An essential element of Virtual Internship has been building confidence in students, which starts with self-reliance, improving their ability to problem-solve independently. This uptick in skills also will stand in good stead throughout a student’s professional career. While working remotely and collectively with other interns, I have noticed that some unexpected benefits of Virtual Internship are the ability of the students to work collectively and thus reduce dependence on supervisors. This independence has helped them to a better understanding of the work.

The implications for a country like India, with its segregated job opportunities and clear urban hubs of job saturation, are incredible.

The Way Forward

It doesn’t take away from the structural challenges of virtual internships and the need for in-person learning, networking, and collaboration. Few pointers are below:

1. Develop motivation: Remote internships provide a great platform in times of pandemic to develop professionally and make connections. So how do we hold this motivation up and persevere in it? In case of weaker moments, try to remember why you, i.e. the company and the intern, have started the remote internship. The company has to set aside resources as interns are their future employees, and they can also participate in expanding the digital brand. Do not give up; keep up the momentum! While the interns need to remember to gain job experience, learn digital or soft skills, practise languages, meet new people etc.

2. Scheduling and organising work events: It might become harder for any professional to organise work when working from home and for interns even more challenging when they are studying simultaneously. Need to have a strict work schedule and thank god for their no supervisor behind your back. Virtual internships are a great way to develop time management and work organisation skills to reconcile all duties. Interns need to leverage plenty of online or traditional tools that you can use for free to organise your schedule. In terms of online tools, you might use Google calendar, Microsoft Teams tasks, Doodle or Sticky Notes etc.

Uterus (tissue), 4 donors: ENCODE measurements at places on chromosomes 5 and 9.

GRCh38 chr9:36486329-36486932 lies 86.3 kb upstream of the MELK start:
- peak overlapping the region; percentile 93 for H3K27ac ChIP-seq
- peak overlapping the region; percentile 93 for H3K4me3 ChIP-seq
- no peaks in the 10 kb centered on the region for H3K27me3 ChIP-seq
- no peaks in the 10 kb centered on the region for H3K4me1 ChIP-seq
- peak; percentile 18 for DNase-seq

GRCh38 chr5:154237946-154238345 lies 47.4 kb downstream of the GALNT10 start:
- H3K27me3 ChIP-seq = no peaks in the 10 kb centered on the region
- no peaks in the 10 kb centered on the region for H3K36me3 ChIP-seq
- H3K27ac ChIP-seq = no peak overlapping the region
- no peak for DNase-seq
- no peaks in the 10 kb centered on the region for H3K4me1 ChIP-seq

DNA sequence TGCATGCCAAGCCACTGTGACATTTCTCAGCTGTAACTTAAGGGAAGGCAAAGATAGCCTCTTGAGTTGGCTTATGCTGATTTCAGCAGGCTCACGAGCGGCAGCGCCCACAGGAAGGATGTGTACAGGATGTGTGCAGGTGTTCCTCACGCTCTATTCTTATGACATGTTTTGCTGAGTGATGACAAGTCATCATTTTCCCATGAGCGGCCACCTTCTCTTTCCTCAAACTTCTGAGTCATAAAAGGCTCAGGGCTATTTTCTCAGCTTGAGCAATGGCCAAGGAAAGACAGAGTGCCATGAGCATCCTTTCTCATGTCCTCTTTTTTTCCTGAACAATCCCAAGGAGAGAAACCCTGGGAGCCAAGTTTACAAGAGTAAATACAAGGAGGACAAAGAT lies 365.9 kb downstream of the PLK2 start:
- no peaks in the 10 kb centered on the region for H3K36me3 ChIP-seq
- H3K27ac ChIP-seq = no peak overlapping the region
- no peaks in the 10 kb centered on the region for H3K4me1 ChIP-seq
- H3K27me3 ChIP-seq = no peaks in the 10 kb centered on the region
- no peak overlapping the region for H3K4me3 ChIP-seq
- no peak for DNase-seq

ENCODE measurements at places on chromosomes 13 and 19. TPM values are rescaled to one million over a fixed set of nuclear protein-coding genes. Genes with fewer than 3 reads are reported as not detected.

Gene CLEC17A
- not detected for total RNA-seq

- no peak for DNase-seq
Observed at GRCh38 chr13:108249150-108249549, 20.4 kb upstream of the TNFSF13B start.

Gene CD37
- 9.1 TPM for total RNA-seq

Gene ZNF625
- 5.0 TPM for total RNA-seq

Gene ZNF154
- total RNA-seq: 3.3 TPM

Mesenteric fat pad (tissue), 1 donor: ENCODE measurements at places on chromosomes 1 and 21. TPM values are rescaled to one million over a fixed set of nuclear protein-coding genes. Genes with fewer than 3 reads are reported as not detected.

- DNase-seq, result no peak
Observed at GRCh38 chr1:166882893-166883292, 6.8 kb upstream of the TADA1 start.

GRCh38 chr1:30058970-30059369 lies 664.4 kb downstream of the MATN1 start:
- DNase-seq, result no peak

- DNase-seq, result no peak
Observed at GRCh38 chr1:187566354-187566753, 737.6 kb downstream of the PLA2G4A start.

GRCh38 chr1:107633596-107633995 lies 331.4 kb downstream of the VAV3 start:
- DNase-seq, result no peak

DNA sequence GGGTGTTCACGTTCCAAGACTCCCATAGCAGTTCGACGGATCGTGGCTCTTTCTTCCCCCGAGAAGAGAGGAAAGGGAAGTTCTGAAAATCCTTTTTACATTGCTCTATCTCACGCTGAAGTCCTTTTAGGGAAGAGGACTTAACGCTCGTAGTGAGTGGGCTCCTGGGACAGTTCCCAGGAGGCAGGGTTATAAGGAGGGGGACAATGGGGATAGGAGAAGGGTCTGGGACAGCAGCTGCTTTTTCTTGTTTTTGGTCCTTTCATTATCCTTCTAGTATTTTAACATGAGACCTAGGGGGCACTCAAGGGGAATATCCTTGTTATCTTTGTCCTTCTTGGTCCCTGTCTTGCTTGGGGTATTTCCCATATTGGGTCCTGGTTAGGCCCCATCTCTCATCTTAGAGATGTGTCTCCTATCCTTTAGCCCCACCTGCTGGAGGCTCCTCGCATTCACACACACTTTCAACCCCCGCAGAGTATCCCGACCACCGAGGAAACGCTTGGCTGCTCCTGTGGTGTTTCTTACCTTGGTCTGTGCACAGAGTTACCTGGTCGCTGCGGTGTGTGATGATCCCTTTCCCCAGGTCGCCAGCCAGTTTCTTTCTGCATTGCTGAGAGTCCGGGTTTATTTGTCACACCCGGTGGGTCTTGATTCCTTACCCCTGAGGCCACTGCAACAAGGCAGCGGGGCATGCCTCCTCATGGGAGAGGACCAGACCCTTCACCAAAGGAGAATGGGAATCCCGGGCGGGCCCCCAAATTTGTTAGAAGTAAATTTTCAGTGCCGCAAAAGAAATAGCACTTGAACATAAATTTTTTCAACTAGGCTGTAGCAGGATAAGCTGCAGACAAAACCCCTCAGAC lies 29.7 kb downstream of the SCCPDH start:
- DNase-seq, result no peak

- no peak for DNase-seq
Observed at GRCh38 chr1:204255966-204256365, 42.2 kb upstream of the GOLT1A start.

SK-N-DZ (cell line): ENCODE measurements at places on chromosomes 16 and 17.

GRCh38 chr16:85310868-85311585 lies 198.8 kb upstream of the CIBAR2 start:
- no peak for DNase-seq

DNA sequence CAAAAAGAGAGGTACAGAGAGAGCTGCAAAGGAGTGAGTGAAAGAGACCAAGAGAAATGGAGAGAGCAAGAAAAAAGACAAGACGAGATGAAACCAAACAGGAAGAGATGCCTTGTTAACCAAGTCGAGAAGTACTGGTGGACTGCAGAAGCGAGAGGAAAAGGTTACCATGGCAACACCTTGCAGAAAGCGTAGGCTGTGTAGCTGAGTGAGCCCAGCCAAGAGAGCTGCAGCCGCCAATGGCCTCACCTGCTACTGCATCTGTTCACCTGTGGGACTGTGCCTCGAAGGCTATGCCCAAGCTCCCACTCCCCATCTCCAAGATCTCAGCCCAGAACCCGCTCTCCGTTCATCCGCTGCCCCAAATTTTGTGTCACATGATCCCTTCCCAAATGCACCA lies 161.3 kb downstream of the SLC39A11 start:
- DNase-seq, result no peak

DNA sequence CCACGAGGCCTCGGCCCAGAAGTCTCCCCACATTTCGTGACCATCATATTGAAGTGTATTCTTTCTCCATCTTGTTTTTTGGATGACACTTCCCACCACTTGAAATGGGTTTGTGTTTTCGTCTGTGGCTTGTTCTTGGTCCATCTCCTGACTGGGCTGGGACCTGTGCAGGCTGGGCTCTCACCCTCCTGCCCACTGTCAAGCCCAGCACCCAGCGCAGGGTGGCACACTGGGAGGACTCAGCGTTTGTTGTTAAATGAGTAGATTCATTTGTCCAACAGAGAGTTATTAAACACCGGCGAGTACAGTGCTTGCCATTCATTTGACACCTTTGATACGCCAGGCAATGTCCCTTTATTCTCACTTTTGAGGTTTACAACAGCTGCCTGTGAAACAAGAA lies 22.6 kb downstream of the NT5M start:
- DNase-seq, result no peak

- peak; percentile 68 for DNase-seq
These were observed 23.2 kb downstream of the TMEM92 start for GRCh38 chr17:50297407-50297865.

3. Improve self-management: Interning remotely from home can be very comfortable as you are in your familiar surroundings. Self-management is going by the watch for every task you do but consists of various elements, including interpersonal skills, confidence, flexibility, etc. You need to set boundaries and stay professional and disciplined. If you feel tired while performing some task, take a break. It is scientifically proven that frequent, short breaks increase productivity than in the long and single ones.

4. Adopt formal remote inductions: A virtual internship needs to be supported by training and a new challenge of working remotely on a project. While there are common elements in the onboarding experience for every new hire, to prepare them for their new job, you need to offer customised learning paths that provide information and support for each role and their learning needs and speed. It is essential to provide a digital employee handbook and as well details around company culture. It is necessary to create a sense of belonging and allow interns to introduce themselves through a Video blog, and create collaborative learning to improve belonging.

After all, this period is key to imbibing many hard, soft, and life skills that shape our professional tenure. However, until a return to in-person workplaces and on-site programs is possible, companies must amplify the benefits of virtual internships and reimagine their strategy for now normal.

You can email me <<arvind@am-pmassociates.com>> to continue the conversation. And watch this space for the next instalment, where I discuss my recommendations for maximising virtual internships.

Board Advisor, Growth Enabler, Strategy & Culture Alignment and Technology Advisor

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Arvind Mehrotra

Arvind Mehrotra

Board Advisor, Growth Enabler, Strategy & Culture Alignment and Technology Advisor